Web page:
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Lacreek National Wildlife Refuge and Wetland Management District

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Information about this document as published in the Federal Register.

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Fish and Wildlife Service, Interior.


Notice of availability of final comprehensive conservation plan and environmental assessment; request for comments.


The U.S. Fish and Wildlife Service (Service) announces that a Comprehensive Conservation Plan (CCP) for Lacreek National Wildlife Refuge (Refuge) and Wetland Management District (WMD) is available. This CCP describes how the Service intends to manage this Refuge and WMD for the next 15 years.


Written comments must be received at the postal or electronic address listed below on or before February 12, 2007.


A copy of the CCP or Summary may be obtained by writing to Start Printed Page 74932U.S. Fish and Wildlife Service, Division of Refuge Planning, 134 Union Boulevard, Suite 300, Lakewood, CO 80228; or downloaded from​planning.

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Michael Spratt, Planning Team Leader, U.S. Fish and Wildlife Service, telephone 303-236-4366; fax 303-236-4792; or e-mail:

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This Refuge was established in 1935 by President Franklin D. Roosevelt through Executive Order No. 7160 “* * * as a refuge and breeding ground for migratory birds and other wildlife.” The Refuge lies in the Lake Creek Valley on the northern edge of the Nebraska Sandhills and includes 16,410 acres of native sandhills, sub-irrigated meadows, impounded fresh water marshes, and tall and mixed-grass prairie uplands.

The WMD was started as part of the Small Wetlands Acquisition Program, in the 1950s, to save wetlands from various threats, particularly draining. The passage of Public Law 85-585, in August of 1958, amended the Migratory Bird Hunting and Conservation Stamp Act (Duck Stamp Act) of 1934, allowing for the acquisition of Waterfowl Production Areas and Easements for Waterfowl Management Rights (easements). The WMD is located in Stanley, Todd, Harding, Jackson, Jones, Lawrence, Lyman, Meade, Mellette, Fall River, Haakon, Custer, Pennington, Bennett, and Butte counties of South Dakota.

We announced the availability of the draft CCP and Environmental Assessment (EA) for a 30-day public review and comment period in the Federal Register on January 13, 2006 (71 FR 2264-2265). The Draft CCP was sent to more than 60 Tribal governments, State of Utah officials, state and federal congressional delegates, other federal agencies, city and county officials, public citizens, non-governmental organizations, private businesses and consulting companies, community colleges and universities, and public libraries. During the 30-day public review period, we received 18 written comments and held a public meeting in Martin, South Dakota. No substantive changes were made to the document based on public comments.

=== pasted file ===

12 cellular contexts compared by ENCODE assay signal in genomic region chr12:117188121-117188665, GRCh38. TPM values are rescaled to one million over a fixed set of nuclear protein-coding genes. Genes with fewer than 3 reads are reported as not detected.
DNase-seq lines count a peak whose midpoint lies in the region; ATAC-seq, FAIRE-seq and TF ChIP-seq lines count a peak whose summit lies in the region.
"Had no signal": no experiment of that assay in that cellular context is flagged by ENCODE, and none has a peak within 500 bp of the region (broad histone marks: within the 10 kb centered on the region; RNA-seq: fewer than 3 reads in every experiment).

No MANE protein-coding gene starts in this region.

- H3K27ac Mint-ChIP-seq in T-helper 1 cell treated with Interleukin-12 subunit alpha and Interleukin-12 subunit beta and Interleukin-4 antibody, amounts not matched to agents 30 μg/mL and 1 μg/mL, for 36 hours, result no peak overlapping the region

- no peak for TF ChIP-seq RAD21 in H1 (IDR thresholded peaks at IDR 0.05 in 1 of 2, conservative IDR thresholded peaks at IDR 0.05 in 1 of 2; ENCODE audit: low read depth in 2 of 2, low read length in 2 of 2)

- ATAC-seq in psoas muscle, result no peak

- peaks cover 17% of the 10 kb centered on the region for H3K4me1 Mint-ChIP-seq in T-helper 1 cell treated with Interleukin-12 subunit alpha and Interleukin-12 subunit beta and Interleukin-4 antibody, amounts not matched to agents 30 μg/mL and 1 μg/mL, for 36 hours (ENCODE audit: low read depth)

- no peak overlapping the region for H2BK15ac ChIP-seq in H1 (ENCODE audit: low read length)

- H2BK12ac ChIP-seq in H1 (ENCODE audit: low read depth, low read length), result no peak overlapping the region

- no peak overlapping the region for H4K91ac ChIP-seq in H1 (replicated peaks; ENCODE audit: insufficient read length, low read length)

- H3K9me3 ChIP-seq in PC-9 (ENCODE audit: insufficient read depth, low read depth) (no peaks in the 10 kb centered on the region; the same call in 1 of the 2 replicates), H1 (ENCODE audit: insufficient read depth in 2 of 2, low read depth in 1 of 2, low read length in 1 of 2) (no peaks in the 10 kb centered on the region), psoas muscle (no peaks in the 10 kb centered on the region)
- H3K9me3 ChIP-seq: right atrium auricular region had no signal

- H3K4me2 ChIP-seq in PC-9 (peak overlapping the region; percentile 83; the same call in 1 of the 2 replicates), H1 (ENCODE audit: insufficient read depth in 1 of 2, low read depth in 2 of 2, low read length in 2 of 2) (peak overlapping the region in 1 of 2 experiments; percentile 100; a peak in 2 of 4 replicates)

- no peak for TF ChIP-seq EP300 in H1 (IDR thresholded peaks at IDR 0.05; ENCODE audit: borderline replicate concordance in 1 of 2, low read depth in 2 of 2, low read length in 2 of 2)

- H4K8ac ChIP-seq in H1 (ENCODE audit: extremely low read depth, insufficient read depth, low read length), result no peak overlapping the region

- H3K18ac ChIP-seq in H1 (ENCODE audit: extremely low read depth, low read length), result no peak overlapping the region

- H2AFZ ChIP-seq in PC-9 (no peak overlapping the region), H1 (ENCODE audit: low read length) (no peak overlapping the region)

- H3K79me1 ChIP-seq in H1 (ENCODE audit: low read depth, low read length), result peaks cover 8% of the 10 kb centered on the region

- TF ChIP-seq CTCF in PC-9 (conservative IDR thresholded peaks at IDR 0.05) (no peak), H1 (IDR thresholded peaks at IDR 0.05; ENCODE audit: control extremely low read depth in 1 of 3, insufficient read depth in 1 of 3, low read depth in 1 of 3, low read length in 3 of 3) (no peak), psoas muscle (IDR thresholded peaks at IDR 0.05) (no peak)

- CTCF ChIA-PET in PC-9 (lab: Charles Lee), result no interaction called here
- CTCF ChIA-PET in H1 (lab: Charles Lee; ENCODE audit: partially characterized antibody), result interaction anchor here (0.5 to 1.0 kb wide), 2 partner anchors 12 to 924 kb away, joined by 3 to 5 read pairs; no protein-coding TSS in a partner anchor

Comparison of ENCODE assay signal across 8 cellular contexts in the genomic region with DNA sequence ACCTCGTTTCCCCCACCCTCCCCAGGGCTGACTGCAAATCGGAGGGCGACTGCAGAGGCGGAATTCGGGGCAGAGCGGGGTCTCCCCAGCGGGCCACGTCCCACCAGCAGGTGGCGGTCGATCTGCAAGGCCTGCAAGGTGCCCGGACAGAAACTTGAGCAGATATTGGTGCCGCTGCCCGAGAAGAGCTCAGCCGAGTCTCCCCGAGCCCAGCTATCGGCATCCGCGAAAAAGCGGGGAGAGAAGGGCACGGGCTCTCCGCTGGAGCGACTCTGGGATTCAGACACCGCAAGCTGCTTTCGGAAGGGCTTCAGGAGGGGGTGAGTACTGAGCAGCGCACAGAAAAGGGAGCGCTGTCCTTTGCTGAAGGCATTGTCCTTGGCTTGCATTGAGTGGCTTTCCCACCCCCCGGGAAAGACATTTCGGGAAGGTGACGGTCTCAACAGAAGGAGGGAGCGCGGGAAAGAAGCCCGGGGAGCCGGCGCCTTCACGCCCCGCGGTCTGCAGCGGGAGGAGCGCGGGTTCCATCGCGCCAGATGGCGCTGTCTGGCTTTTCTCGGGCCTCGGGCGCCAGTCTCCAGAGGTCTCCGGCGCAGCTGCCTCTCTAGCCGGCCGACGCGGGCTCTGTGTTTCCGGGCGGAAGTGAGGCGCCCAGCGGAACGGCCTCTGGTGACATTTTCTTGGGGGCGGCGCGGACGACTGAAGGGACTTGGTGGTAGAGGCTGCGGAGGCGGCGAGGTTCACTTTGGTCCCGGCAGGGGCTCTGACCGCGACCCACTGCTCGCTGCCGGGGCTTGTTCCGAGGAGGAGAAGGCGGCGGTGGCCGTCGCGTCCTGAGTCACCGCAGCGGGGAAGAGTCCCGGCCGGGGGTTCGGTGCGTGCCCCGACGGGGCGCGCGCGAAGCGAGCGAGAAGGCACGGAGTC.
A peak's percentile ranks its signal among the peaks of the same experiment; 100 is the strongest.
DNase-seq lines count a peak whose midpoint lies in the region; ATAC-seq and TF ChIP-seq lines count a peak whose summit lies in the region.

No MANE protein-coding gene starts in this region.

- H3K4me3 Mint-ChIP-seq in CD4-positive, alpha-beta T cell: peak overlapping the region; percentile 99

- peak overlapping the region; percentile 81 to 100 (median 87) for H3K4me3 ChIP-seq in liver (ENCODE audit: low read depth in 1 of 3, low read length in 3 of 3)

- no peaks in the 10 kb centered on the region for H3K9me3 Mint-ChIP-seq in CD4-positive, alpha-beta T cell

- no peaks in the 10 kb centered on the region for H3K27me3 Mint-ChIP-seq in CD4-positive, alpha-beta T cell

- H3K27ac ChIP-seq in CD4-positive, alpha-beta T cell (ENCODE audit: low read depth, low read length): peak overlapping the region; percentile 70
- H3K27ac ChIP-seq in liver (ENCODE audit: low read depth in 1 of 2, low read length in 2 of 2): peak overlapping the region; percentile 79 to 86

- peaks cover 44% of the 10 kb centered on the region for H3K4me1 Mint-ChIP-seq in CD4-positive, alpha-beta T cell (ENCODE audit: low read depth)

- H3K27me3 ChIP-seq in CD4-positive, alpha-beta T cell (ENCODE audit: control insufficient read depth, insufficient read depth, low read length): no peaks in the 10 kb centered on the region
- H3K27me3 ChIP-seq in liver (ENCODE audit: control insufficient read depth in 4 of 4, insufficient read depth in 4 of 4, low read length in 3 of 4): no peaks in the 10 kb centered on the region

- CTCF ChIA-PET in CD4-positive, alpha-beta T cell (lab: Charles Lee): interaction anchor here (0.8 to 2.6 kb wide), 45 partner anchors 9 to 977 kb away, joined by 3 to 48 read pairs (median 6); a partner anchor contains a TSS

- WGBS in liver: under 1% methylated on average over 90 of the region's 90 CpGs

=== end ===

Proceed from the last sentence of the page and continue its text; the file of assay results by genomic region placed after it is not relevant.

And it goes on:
The Draft CCP/EA identified and evaluated three management alternatives for managing the Refuge and the WMD for the next 15 years. Alternative A, the No Action Alternative, would continue current management of the Refuge. Alternative B, Integrated Restoration, the Proposed Action, would strive to restore ecological processes and achieve habitat conditions that require reduced management over time, recognizing the place of the refuge in the overall landscape and community. Alternative C, Comprehensive Grassland Restoration, would focus management on restoration of grassland habitat and its associated species. Based on this assessment and comments received, Alternative B was selected for implementation. We selected the preferred alternative (Alternative B) because it best meets the purposes for which the Refuge and the WMD were established, and is preferable to the “no action” alternative and Alternative C in light of physical, biological, economic, and social factors. The preferred alternative will continue to provide public access for wildlife-dependent recreation, environmental education, and interpretation.

As part of this plan, we developed a black-tailed prairie dog management plan for the Refuge. Management will include any activity conducted to control the size of prairie dog towns, maintain habitat suitability for black-tailed prairie dogs, and/or ensure the long-term viability of black-tailed prairie dogs at the Refuge, within a biologically and socially compatible zone over the next 15 years.

The Service is furnishing this notice to advise other agencies and the public of the availability of the Final CCP, to provide information on the desired conditions for the Refuge and the WMD, and to detail how the Service will implement management strategies. Based on the review and evaluation of the information contained in the environmental assessment, the Regional Director has determined that implementation of the Final CCP does not constitute a major Federal action that would significantly affect the quality of the human environment within the meaning of Section 102(2)(C) of the National Environmental Policy Act. Therefore, we will not prepare an Environmental Impact Statement.

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Dated: May 23, 2006.

James J. Slack,

Deputy Regional Director, Region 6, Denver, CO.

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Editorial Note:

This document was received by the Office of the Federal Register December 8, 2006.

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[FR Doc. E6-21216 Filed 12-12-06; 8:45 am]